Creating a healthy work environment is about more than providing gym memberships and high-protein, low-calorie snack options for your employees. Sure these things are important, but all the healthy trail mix in the world won't make a difference if your work environment stifles development.
Great workplaces are defined more by their outstanding culture than the products or services they produce. When employees gush about how much they love going to work every day, they're most likely talking about how much they're valued and how excited they are to help further a company mission they believe in wholeheartedly.
If you're stuck thinking of what goes into a healthy office, here's some food for thought.
A steady diet of feedback
The quickest way to curtail negativity is with transparency. When people know how they're doing, they're more at ease and less likely to make assumptions. Open up lines of communication at your workplace and make sure they flow evenly in both directions -- the so-called "feedback loop."
Encourage your employees to be honest about all aspects of their work lives, from fellow team members to processes to your performance as a leader. If people are concerned about airing their grievances in public, you can always set up an anonymous survey to gauge satisfaction. Generally, though, you'll find more open communication will dissolve acute issues before they escalate into major problems, as you're better able to identify and respond to them quickly.
Culturally, an open communication policy goes much further than an open floor plan ever could. Above all, employees just want to know they're being heard -- so give everyone a voice and a seat at the table.
Exercise your power to recognize
For some employees, having a voice within the company is enough to make them feel acknowledged. Recognition, however, makes everyone feel valued and it makes for a thriving workplace. By regularly recognizing and rewarding your team members not only for the work they do, but for the contributions they make to your brand's vision, purpose and core values, the better the health of your organization will be.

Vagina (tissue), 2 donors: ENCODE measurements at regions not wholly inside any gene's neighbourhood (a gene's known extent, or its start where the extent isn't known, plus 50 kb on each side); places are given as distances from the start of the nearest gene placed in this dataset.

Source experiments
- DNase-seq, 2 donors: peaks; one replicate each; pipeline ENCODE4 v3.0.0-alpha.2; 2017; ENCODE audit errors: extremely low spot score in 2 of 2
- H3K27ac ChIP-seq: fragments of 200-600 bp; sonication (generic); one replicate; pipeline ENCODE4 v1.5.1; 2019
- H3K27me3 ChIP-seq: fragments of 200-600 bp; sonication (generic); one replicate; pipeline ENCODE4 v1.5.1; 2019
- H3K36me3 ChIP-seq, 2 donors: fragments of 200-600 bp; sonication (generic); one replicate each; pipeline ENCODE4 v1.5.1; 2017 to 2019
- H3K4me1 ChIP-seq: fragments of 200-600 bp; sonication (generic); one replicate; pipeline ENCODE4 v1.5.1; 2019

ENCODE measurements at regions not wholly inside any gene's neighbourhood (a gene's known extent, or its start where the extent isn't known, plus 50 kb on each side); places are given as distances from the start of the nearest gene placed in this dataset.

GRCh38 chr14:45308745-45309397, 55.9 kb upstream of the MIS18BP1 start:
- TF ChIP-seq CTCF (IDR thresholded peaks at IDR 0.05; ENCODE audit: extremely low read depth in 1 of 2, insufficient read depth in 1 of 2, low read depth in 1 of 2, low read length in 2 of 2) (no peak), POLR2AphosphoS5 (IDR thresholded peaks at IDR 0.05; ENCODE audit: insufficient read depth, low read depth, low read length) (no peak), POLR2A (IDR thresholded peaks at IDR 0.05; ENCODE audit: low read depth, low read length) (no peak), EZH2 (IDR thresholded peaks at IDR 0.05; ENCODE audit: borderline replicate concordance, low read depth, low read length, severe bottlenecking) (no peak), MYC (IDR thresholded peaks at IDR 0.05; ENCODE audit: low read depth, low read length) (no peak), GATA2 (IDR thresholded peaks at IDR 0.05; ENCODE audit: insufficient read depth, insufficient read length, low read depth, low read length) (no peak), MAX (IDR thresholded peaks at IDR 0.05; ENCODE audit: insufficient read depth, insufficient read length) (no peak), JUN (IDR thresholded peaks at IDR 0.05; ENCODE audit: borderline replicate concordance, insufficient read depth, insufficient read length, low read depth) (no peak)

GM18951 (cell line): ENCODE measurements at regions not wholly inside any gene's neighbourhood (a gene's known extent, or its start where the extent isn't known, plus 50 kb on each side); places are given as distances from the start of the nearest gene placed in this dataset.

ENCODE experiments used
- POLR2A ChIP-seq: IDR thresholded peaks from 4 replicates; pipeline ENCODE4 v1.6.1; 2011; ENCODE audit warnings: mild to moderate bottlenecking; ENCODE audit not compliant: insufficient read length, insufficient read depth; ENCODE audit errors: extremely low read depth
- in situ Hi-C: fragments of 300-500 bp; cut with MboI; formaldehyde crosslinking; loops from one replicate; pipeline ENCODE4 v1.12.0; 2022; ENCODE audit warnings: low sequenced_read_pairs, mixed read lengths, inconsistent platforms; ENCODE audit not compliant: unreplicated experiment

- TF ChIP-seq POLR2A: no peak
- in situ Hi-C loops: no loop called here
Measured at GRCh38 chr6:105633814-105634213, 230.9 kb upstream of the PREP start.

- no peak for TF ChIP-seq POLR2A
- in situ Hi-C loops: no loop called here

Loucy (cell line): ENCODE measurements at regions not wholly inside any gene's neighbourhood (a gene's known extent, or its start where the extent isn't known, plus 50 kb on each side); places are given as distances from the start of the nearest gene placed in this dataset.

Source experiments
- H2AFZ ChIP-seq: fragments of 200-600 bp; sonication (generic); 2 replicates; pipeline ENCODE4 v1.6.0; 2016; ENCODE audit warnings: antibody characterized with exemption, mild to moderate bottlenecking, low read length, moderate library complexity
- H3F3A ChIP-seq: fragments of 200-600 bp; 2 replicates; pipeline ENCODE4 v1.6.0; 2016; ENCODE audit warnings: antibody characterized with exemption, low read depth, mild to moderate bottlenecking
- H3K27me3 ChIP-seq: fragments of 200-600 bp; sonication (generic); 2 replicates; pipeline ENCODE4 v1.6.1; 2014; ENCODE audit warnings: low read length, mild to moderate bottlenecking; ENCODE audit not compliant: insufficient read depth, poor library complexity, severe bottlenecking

You probably already have metrics that can be easily measured in a pass/fail sort of way -- either these numbers are hit or they aren't. But at any given time, you have people who are demonstrating a core value of your company, or assisting on projects outside of their normal department, or doing a whole host of other things that don't show up on the stat sheet, to borrow a phrase from the sports world. These are great opportunities for recognition.
A surprise all-hands meeting that turns into an impromptu awards ceremony can be motivating and memorable for your employees. Don't wait until bonus season to show your appreciation -- in fact, cash may not even be a motivator for your employees.
Tailor your rewards to each person individually based on what they truly value. That might be verbal recognition in front of their peers, paid time off, a fun activity outside of the office, or making a donation to an organization they care about.
Build mental health stamina
Companies are increasingly seeing the benefits of work/life balance (or integration) and instituting measures to make sure their employees are happy with both. You should absolutely establish a challenging environment (within reason) that inspires individuals to do their best. At the same time, you should also mandate that your employees take plenty of breaks to recharge, with the understanding that work is not the most important thing.
Becoming a champion for mental health --whether that's providing weekly yoga classes, the ability to work from home or spaces dedicated to meditation -- don't communicate that your company undervalues work. In fact, it conveys the opposite: you trust your employees to work hard, but equally value their wellbeing.
Take it outside (the office)
Every employee has an activity they've always wanted to try, a hobby they're passionate about, or that "thing" they would be doing if they weren't doing what they're doing now. When you encourage and support their personal endeavors, not only does it make employees feel valued, they also tend to bring back a positive attitude, and a unique set of skills and experiences to help diversify your culture.
Supporting outside pursuits and goals can be as simple as taking a genuine interest in their personal goals and interests, paying for a class they're interested in, sharing articles or other resources with them that align with an area of interest they have, and the list goes on. You might also help them document a personal goal and check in with them regularly to see if they're making progress.
This may go without saying, but encouraging employees to support each other is healthy for the company too. Many leaders recognize this, but don't implement the structure to facilitate it. When employees work together towards achieving a goal, particularly if it's something outside the day-to-day work, it strengthens bonds.
All that said, it still might be a smart idea to replace the candy machine with a fruit bowl, too. Brain food, does, after all, support mental health.